By Pali Lehohla
JOHANNESBURG – Apartheid was a compre– hensive design. It was a well thought through economic, social, biological, political and physical design.
It used race to determine and direct its pernicious mandate with precision. Undoing it is proving intractable and the gains made shortly after 1994 prove to be a distant mirage as we muddle through a deluge of corruption.
President Cyril Ramaphosa has named the ANC accused Number 1 in corruption.
Like earth falling from the river bank of an angry river, flotsams of this deluge are now free falling into the ocean of orange garments.
Last weekend, I made my first and farthest trip in seven months to Winterveldt, north of Pretoria.
I met an old man from the Eastern Cape who settled in Winterveldt in 2000. In 2011, he bought a hectare on which he erected his house.
I curiously noted that it was distinct in its bright light blue – perhaps in nostalgia of the brightly painted massive rondavels found on both sides of the Kei River.
He says South Africa has a bright future. Look at this land.
The potential to raise the recipients of old-age pension and their children out of this misery rests in this land. However, he shakes his head in disgust at the massive corruption. Not far from him is another local oldie, who has held the lantern of success for agriculture.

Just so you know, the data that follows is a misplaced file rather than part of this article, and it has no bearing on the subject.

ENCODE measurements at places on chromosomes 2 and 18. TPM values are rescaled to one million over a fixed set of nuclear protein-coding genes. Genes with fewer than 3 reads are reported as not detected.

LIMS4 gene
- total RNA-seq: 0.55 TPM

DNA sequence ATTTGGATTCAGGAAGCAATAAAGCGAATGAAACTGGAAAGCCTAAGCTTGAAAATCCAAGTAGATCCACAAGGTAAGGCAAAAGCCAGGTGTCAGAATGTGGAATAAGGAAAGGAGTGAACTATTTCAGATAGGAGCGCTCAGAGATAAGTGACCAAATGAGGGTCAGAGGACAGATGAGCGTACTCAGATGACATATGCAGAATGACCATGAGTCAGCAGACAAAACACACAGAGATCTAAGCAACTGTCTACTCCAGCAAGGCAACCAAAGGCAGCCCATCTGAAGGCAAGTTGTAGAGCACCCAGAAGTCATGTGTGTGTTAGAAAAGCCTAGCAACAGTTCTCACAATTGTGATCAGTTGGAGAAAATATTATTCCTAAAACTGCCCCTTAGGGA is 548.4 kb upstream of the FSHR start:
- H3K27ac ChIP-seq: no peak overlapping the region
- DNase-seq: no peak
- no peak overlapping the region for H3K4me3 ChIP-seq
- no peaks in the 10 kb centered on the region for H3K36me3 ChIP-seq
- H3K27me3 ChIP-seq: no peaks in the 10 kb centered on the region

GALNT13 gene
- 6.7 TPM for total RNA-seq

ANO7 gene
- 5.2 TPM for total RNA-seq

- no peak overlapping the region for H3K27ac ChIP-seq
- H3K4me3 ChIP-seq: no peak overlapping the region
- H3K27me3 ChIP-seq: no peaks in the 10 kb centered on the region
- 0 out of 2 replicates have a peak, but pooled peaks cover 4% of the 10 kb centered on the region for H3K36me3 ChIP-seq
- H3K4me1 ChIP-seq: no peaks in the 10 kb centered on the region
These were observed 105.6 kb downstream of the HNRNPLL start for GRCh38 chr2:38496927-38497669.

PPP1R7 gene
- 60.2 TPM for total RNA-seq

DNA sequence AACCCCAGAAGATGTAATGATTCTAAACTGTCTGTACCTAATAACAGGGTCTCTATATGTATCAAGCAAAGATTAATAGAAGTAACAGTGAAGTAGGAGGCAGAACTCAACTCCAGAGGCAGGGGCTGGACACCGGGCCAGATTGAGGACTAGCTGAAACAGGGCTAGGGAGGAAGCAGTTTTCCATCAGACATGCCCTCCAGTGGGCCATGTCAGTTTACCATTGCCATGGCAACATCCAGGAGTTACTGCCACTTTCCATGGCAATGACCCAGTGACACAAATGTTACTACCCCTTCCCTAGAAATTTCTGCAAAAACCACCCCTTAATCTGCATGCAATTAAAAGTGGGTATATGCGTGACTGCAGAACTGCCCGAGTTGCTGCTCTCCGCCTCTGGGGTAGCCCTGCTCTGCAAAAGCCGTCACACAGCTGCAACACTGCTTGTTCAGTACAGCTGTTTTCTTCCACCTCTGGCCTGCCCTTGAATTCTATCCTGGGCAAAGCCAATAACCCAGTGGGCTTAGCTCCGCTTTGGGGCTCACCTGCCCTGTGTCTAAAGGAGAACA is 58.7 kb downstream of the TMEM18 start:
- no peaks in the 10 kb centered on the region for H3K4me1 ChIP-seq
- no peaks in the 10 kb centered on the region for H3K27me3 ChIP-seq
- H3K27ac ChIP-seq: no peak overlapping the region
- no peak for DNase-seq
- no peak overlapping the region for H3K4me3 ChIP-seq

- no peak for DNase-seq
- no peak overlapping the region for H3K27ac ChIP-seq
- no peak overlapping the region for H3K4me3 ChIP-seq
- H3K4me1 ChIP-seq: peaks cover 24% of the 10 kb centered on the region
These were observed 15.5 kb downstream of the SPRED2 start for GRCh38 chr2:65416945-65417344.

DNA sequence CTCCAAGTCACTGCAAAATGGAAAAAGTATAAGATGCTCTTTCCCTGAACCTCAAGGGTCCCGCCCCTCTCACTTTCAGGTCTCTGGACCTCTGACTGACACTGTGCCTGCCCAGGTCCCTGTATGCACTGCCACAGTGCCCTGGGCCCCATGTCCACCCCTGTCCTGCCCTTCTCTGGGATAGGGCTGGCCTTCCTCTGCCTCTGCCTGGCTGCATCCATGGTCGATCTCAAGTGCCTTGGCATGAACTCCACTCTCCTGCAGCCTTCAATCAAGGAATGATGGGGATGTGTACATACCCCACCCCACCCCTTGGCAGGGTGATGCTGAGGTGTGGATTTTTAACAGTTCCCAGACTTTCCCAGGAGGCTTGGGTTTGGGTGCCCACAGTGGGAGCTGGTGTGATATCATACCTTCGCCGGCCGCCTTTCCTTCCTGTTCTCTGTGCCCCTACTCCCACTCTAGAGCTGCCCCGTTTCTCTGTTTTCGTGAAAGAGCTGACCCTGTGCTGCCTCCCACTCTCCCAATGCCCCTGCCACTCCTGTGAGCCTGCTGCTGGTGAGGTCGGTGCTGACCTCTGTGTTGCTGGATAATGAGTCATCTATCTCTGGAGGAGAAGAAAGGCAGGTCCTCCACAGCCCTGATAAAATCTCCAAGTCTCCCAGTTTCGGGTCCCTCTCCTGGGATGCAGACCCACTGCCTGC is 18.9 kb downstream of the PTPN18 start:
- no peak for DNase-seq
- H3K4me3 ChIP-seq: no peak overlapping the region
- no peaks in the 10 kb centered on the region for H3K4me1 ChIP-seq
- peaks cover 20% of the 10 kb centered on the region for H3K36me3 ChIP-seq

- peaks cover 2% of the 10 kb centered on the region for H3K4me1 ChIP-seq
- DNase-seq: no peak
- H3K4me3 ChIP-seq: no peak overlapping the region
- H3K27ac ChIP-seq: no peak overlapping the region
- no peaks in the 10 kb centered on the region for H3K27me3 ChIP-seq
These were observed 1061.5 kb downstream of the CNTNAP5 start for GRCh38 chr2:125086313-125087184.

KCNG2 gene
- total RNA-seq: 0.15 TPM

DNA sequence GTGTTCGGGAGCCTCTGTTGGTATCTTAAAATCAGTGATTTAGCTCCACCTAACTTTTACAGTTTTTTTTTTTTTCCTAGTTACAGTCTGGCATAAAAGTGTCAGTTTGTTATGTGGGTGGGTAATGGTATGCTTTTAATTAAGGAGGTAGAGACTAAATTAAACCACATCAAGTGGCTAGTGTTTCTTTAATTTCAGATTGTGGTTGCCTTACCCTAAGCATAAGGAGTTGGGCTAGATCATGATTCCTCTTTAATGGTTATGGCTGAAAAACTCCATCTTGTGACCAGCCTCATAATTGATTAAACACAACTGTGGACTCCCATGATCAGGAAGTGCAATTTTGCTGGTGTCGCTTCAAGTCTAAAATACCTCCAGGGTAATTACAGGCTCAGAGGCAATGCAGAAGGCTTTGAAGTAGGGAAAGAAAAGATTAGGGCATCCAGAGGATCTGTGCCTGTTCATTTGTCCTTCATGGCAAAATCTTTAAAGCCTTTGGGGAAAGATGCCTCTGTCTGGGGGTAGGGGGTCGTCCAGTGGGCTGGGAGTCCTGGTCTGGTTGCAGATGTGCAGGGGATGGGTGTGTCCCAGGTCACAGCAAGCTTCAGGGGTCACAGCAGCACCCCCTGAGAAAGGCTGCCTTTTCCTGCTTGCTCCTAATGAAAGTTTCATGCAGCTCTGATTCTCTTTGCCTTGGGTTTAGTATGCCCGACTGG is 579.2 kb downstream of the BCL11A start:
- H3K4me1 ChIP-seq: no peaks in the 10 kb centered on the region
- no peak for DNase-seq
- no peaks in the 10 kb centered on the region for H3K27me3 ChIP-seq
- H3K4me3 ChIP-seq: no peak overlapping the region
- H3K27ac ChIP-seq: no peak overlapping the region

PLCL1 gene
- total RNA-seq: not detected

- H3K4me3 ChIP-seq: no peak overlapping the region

His story is also similar and his disdain for corruption the same. What then was the Estina Dairy Farm for when a century of practice abounds in the likes of the elders of Winterveldt?
As I drove back, my thoughts played out on the matters raised by the old men and their imbued hope of the change they wanted. I circled in the historically white urban areas where I stay.
Like the townships where there is only one street in and out, these suburban areas have assumed the same character. Apartheid design is hard to cure. It generates crime and fear creates conditions for transforming suburban multiple entry and exit streets into only one entry and exit point. How stubborn apartheid design can be?
Perhaps it is the liberating effect of free thought, its articulation and the hope in the eyes of Winterveldt that encourages us. It is perhaps the roar of the buffalo that caused the free fall of the earth into the waters of the angry river towards the ocean of orange attire.
As we lift our heads out of Covid-19, we shall see the new beginning that the juvenile minds and hearts of the Winterveldt elderly embellished.
Dr Lehohla is the former statistician general of South Africa and the former head of Statistics SA.